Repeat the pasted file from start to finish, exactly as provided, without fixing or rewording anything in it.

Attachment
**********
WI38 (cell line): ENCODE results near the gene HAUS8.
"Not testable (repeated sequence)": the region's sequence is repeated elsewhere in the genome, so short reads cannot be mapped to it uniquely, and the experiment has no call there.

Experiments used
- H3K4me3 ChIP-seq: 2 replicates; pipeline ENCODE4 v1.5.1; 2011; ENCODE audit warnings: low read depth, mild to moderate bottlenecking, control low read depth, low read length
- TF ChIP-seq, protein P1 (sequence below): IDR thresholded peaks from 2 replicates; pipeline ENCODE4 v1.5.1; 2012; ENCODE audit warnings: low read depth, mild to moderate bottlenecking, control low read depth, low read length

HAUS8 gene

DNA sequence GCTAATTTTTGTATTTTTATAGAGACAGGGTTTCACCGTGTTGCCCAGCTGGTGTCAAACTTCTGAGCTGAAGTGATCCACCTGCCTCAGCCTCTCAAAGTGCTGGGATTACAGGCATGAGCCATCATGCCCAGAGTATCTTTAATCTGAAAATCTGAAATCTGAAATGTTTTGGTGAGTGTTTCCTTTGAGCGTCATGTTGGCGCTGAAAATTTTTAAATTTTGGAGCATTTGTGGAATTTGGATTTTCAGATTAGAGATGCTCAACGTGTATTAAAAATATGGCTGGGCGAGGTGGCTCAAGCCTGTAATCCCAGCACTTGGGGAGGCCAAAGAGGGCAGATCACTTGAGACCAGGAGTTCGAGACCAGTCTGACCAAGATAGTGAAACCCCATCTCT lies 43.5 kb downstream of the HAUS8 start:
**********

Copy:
WI38 (cell line): ENCODE results near the gene HAUS8.
"Not testable (repeated sequence)": the region's sequence is repeated elsewhere in the genome, so short reads cannot be mapped to it uniquely, and the experiment has no call there.

Experiments used
- H3K4me3 ChIP-seq: 2 replicates; pipeline ENCODE4 v1.5.1; 2011; ENCODE audit warnings: low read depth, mild to moderate bottlenecking, control low read depth, low read length
- TF ChIP-seq, protein P1 (sequence below): IDR thresholded peaks from 2 replicates; pipeline ENCODE4 v1.5.1; 2012; ENCODE audit warnings: low read depth, mild to moderate bottlenecking, control low read depth, low read length

HAUS8 gene

DNA sequence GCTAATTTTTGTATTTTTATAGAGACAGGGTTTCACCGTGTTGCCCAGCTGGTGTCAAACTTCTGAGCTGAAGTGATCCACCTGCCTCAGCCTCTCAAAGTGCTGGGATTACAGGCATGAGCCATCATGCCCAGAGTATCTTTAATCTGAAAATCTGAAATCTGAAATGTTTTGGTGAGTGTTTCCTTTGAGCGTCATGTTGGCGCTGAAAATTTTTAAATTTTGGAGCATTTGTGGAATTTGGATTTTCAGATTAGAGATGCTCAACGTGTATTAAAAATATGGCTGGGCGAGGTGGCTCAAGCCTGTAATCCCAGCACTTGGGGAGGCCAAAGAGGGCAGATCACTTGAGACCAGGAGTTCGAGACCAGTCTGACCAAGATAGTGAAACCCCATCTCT lies 43.5 kb downstream of the HAUS8 start: